Great book. I love just about anything involving the Civil War.

mjgold
September 28th, 2008, 09:10 PM
I just read Phelps' Beneath the Surface. It was good in that it made me feel bad for not being in the pool 24/7. The last novel I read was Jane Eyre. Writing paper after paper and reading 200 pages a week for class makes it hard to read for pleasure.

knelson
September 30th, 2008, 01:29 AM
Great book. I love just about anything involving the Civil War.

I loved it. I stayed up way too late a couple nights last week because I couldn't put it down.

You asked about "The Killer Angels" earlier. Yeah, that's a good one. The movie Gettysburg, which is based on the book, is also worth watching.

Peter Cruise
September 30th, 2008, 01:56 AM
Have read both books about the Civil War, enjoyed them greatly; Cold Mountain is one of the greatest love stories ever (don't confuse it with the movie). However...if you want to read the Civil War, go no further than Shelby Foote's great narrative history trilogy of that sad event, you won't be sorry. Whoops, I'm supposed to be recommending wine rather than books now, aren't I? Okay, sip Montes vineyards Cabernet Sauvignon/ Carmenere blend with it, but do air it for 45 minutes.

knelson
September 30th, 2008, 02:34 AM
However...if you want to read the Civil War, go no further than Shelby Foote's great narrative history trilogy of that sad event, you won't be sorry.

Gee, Peter, you're a little late with this one:
http://forums.usms.org/showpost.php?p=142177&postcount=58
:)

I agree. It's terrific.

Mary1912
October 3rd, 2008, 01:43 PM
I loved it. I stayed up way too late a couple nights last week because I couldn't put it down.

You asked about "The Killer Angels" earlier. Yeah, that's a good one. The movie Gettysburg, which is based on the book, is also worth watching.

Yep I have Gettysburg...great film. ...and I loved Gods and Generals too (the movie).

Mary1912
October 3rd, 2008, 01:44 PM
Have read both books about the Civil War, enjoyed them greatly; Cold Mountain is one of the greatest love stories ever (don't confuse it with the movie). However...if you want to read the Civil War, go no further than Shelby Foote's great narrative history trilogy of that sad event, you won't be sorry. Whoops, I'm supposed to be recommending wine rather than books now, aren't I? Okay, sip Montes vineyards Cabernet Sauvignon/ Carmenere blend with it, but do air it for 45 minutes.

I looooooooove Shelby Foote. He's passed on I believe. But his voice..wow. He could read me the phone book and every ounce of stress would escape me.

mikedilv
October 3rd, 2008, 03:38 PM
Core Questions in Philosophy by Elliott Sober.

ViveBene
October 19th, 2008, 10:07 AM
Geert Mak's In Europe: Travels Through the Twentieth Century. In 1999 Mak, a Dutch journalist, spent a year traveling through Europe, looking at changes the century about to pass had wrought. He found many, and explored further, interviewing those who had survived long-distant events, reading newspapers of the day, quoting bits from letters written home from the trenches. He also takes a very large view re the emergence and dissolution of superpowers. (EU, he contends, is hindered in its attempts to become more unified, and so a major moral voice or economic power, because the EU constitution, unlike the visionary and unifying US Constitution, is a series of patched-together treaties.) 850 pages and I can't put it down. There is often a Dutch perspective in evidence, and Geert Mak's training as journalist means lively prose. He finds the telling detail, the person whose story embodies the fate of a village. He plants himself at gun posts or photographers' posts to look out upon the landscape they saw; he recreates the behaviors of young soldiers facing fire for the first time (two minutes later, they were all dead). The rise of cities, population movements, Karl Marx's lodgings in London, where he resided with wife, five children, and a maid in two rooms - it's all there. The picture of cities in latter half of nineteenth century, with one-third in London living in abject poverty, tens of thousands of children roving the streets homeless, and parish hegemony over the 40 different sewer systems, most dysfunctional in time of need, suggests the appeal of the equalizing values of the new forms of sociopolitical organization waiting in the wings.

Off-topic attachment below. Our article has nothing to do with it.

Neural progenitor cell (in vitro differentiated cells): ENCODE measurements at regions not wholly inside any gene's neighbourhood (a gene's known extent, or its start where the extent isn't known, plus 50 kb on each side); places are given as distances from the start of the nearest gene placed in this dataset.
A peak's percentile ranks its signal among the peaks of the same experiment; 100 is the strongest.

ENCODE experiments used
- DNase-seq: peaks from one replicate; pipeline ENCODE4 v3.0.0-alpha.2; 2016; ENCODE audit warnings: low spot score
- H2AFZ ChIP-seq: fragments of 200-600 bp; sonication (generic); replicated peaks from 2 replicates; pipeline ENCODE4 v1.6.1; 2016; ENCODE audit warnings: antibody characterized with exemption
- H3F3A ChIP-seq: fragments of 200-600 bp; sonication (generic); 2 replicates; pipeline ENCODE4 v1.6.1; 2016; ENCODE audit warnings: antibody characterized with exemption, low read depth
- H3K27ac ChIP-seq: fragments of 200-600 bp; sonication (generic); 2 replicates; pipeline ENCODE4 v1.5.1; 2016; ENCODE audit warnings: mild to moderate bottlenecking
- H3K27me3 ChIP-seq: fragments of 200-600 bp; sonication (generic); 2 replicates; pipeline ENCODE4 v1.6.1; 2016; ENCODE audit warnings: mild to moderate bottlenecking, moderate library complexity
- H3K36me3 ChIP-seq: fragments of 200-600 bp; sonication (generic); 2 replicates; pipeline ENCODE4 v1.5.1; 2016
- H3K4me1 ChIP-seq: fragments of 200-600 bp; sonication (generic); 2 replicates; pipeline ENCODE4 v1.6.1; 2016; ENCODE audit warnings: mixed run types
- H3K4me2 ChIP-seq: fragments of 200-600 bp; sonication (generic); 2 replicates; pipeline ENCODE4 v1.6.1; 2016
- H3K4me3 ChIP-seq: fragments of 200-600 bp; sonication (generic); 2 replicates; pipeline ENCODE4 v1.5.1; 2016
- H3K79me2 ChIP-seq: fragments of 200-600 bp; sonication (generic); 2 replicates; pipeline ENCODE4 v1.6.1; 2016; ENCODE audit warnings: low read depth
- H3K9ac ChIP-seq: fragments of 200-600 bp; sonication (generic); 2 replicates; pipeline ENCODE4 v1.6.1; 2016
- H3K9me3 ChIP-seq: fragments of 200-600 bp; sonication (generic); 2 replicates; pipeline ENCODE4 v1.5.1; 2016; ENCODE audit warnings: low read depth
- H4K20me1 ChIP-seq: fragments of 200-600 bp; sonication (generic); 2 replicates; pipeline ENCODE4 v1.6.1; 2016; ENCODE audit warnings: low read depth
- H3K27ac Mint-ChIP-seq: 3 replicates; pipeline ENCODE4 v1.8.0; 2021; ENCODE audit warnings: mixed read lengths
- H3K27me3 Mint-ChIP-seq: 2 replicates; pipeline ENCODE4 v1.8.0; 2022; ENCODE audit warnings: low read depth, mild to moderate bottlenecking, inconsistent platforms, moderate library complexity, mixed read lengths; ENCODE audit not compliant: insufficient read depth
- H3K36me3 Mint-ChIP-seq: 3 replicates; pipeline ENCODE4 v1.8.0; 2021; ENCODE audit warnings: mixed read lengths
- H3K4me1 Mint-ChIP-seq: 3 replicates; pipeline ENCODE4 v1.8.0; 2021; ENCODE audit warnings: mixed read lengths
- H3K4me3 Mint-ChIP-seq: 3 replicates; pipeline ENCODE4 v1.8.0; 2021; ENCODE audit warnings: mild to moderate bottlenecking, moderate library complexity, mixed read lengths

On other front, M. Phelps's Beneath the Surface is now no. 7,861 in Amazon sales.... A few hours later and it's 6,456! Who is buying this book? Wholesalers, Walmart, book clubs?

24 hours later (Monday morning, 10-20-08) it's 4,119.

ViveBene
October 27th, 2008, 08:19 PM
Wild Swim: River, Lake, Lido, and Sea: The Best Places to Swim Outdoors in Britain.

By Kate Rew, the founder of the British Outdoor Swimming Association

This book will appear in paperback in U.S. in 2009. It's got rave reviews on the British Amazon site. A small number of the British publication are available in the U.S. - but I just bought the cheapest!

:)

(And I used the USMS Amazon portal - top page of USMS site, scroll down on right side to "Save up to 40% at Amazon," and click on it - so that USMS is rebated a tiny portion of the cost, at no extra cost to me!)

ViveBene
March 8th, 2009, 01:06 PM